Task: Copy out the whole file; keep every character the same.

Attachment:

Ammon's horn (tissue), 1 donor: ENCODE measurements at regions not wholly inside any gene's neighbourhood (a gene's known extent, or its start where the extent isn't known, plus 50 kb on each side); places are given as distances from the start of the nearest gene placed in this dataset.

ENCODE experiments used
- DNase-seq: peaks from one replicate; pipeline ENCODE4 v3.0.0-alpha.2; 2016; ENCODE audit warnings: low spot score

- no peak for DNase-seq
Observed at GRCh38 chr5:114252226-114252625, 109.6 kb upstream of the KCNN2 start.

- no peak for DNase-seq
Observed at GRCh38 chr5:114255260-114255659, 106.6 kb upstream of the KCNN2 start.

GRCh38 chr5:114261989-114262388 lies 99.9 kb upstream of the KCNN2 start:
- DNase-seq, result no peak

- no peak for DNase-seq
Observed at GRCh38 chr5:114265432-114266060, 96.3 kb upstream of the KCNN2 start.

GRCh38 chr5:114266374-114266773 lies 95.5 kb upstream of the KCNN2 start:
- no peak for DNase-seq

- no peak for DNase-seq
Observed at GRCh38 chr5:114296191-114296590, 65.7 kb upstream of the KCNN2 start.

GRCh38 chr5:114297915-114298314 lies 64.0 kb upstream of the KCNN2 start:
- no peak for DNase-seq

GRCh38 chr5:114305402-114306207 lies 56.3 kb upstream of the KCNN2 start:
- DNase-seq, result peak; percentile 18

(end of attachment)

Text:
Ammon's horn (tissue), 1 donor: ENCODE measurements at regions not wholly inside any gene's neighbourhood (a gene's known extent, or its start where the extent isn't known, plus 50 kb on each side); places are given as distances from the start of the nearest gene placed in this dataset.

ENCODE experiments used
- DNase-seq: peaks from one replicate; pipeline ENCODE4 v3.0.0-alpha.2; 2016; ENCODE audit warnings: low spot score

- no peak for DNase-seq
Observed at GRCh38 chr5:114252226-114252625, 109.6 kb upstream of the KCNN2 start.

- no peak for DNase-seq
Observed at GRCh38 chr5:114255260-114255659, 106.6 kb upstream of the KCNN2 start.

GRCh38 chr5:114261989-114262388 lies 99.9 kb upstream of the KCNN2 start:
- DNase-seq, result no peak

- no peak for DNase-seq
Observed at GRCh38 chr5:114265432-114266060, 96.3 kb upstream of the KCNN2 start.

GRCh38 chr5:114266374-114266773 lies 95.5 kb upstream of the KCNN2 start:
- no peak for DNase-seq

- no peak for DNase-seq
Observed at GRCh38 chr5:114296191-114296590, 65.7 kb upstream of the KCNN2 start.

GRCh38 chr5:114297915-114298314 lies 64.0 kb upstream of the KCNN2 start:
- no peak for DNase-seq

GRCh38 chr5:114305402-114306207 lies 56.3 kb upstream of the KCNN2 start:
- DNase-seq, result peak; percentile 18